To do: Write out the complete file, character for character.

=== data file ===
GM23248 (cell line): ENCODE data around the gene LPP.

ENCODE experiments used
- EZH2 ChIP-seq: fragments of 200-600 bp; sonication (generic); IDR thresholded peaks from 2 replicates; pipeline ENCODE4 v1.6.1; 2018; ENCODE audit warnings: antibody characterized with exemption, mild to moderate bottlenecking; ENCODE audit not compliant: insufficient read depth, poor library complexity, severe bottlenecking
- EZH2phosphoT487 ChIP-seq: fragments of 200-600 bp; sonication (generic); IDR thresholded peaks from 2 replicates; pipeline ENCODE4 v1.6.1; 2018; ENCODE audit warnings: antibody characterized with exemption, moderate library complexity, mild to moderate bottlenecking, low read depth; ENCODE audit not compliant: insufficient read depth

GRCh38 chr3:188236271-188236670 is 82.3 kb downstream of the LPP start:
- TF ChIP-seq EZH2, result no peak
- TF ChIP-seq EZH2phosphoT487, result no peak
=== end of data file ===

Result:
GM23248 (cell line): ENCODE data around the gene LPP.

ENCODE experiments used
- EZH2 ChIP-seq: fragments of 200-600 bp; sonication (generic); IDR thresholded peaks from 2 replicates; pipeline ENCODE4 v1.6.1; 2018; ENCODE audit warnings: antibody characterized with exemption, mild to moderate bottlenecking; ENCODE audit not compliant: insufficient read depth, poor library complexity, severe bottlenecking
- EZH2phosphoT487 ChIP-seq: fragments of 200-600 bp; sonication (generic); IDR thresholded peaks from 2 replicates; pipeline ENCODE4 v1.6.1; 2018; ENCODE audit warnings: antibody characterized with exemption, moderate library complexity, mild to moderate bottlenecking, low read depth; ENCODE audit not compliant: insufficient read depth

GRCh38 chr3:188236271-188236670 is 82.3 kb downstream of the LPP start:
- TF ChIP-seq EZH2, result no peak
- TF ChIP-seq EZH2phosphoT487, result no peak